A couple of weeks ago I read an article about new initiatives that treat health issues at their source. They call themselves ‘upstream doctors’, working to beat sickness and disease at their source, before people are affected.
One group of the upstream healthcare movement is the startup called HealthBegins. It is a self-described ‘think and do tank’ of doctors and public health experts that demonstrate how a smarter health care system improves health where it begins. Such as places where we live, work, eat, learn and play. HealthBegins works for the sake of health professionals who are ‘not content with a system that simply sends patients back to the same conditions that make them sick.
In this way, health care isn’t about treating people who are already sick. Instead it’s a way to prevent the unhealthy social conditions that cause disease. For example your office or school, and that’s where architecture and building materials come into the equation. In the Netherlands the costs of healthcare are starting to increase. The growth is mainly because of the increasing use of healthcare. That’s why we should focus more on preventing diseases instead of treating them.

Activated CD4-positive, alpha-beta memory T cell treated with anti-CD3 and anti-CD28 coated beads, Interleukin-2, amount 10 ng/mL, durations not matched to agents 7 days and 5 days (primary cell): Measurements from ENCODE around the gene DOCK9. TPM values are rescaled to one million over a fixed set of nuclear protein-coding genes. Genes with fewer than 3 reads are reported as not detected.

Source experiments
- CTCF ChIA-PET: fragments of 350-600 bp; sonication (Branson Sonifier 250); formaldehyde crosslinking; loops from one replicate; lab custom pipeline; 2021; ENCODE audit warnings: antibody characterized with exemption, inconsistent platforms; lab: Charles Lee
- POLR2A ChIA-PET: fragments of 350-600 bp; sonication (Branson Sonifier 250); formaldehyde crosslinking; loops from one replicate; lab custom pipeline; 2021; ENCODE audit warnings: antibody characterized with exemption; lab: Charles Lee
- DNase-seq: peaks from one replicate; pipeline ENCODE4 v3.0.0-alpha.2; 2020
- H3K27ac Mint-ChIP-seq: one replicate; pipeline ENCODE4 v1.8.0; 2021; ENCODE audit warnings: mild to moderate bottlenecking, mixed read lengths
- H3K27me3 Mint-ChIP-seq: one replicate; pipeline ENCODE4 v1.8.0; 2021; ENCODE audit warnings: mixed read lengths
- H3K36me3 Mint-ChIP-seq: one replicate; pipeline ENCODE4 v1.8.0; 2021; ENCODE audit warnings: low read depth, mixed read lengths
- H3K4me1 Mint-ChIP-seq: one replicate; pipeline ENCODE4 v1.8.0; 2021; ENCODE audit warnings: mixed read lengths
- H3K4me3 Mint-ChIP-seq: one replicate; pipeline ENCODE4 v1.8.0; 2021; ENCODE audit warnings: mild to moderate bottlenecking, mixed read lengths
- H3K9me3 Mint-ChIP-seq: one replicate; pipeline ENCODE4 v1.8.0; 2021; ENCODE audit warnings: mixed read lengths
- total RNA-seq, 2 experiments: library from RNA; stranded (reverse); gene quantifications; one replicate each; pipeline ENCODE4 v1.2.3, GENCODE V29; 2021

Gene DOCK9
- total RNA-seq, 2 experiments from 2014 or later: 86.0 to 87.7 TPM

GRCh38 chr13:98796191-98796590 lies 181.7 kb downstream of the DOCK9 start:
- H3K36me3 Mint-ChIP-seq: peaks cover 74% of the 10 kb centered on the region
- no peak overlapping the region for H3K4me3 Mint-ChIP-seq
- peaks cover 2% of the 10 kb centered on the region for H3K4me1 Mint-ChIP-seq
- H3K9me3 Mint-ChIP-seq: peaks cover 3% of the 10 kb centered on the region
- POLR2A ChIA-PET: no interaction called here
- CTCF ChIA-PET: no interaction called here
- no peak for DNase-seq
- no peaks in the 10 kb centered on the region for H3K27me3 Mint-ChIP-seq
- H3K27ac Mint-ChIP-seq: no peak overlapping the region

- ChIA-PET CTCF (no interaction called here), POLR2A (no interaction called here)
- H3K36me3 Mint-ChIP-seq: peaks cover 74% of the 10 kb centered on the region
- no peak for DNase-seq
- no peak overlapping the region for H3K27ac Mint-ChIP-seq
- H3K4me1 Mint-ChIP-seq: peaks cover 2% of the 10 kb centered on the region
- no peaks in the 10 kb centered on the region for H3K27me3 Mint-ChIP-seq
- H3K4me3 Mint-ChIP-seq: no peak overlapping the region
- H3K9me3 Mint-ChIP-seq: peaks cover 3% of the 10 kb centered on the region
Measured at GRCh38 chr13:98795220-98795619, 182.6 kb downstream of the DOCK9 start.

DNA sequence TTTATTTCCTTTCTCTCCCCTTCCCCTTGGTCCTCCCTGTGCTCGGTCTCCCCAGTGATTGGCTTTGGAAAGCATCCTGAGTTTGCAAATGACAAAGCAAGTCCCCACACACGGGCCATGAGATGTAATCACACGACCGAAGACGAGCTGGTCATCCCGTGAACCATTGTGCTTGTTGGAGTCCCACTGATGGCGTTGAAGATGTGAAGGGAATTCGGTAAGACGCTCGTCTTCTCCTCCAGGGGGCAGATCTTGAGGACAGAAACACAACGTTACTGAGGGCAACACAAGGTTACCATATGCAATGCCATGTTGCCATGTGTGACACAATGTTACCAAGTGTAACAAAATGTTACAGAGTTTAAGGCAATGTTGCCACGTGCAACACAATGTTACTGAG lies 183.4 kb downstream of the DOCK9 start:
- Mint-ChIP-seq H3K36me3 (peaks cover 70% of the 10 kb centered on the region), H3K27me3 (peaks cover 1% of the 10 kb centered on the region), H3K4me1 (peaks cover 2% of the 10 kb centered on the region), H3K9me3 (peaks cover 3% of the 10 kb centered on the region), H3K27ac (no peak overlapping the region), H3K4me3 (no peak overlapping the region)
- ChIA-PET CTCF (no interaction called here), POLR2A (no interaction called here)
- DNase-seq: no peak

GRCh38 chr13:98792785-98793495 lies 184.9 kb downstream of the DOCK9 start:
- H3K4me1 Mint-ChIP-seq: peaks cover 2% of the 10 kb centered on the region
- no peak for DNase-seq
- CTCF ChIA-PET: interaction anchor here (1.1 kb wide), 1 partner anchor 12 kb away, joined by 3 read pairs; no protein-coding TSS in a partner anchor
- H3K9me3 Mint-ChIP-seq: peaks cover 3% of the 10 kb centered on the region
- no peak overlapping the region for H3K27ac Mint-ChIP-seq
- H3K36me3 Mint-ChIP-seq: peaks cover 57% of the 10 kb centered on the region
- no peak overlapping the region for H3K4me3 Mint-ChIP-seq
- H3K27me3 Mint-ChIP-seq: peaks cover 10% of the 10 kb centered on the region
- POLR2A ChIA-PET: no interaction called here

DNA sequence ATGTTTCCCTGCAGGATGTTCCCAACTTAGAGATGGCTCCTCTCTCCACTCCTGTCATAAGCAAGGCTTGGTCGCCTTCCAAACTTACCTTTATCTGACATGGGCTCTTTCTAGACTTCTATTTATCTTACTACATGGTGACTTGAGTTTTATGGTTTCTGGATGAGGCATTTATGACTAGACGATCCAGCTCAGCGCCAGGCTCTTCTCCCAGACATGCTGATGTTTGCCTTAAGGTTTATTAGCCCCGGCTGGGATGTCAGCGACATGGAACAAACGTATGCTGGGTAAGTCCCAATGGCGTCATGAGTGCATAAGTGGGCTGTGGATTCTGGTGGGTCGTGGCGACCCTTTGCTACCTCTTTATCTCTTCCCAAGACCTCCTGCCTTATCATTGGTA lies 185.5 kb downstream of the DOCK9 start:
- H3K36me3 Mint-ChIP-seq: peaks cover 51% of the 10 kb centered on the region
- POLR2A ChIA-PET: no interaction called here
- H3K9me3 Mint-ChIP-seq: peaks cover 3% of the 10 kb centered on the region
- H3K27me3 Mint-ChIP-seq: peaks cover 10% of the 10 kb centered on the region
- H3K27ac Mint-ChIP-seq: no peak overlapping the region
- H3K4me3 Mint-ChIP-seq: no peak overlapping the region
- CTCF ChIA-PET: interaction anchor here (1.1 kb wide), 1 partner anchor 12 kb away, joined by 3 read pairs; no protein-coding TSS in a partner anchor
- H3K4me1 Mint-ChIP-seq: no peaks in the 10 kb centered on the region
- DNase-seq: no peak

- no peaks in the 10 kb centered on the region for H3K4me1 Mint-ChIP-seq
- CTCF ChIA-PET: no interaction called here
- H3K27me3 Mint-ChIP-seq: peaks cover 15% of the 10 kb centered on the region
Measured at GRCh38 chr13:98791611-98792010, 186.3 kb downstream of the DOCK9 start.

But healthier buildings are not the only way to prevent yourself from getting sick. For example, a scarf that could stop you from getting a flu. Scough is a designer scarf that looks stylish while also using antimicrobial technology to keep germs out. Another example is the online flu predictor. This online tool tells you when the flu will strike in your city, more than two months in advance.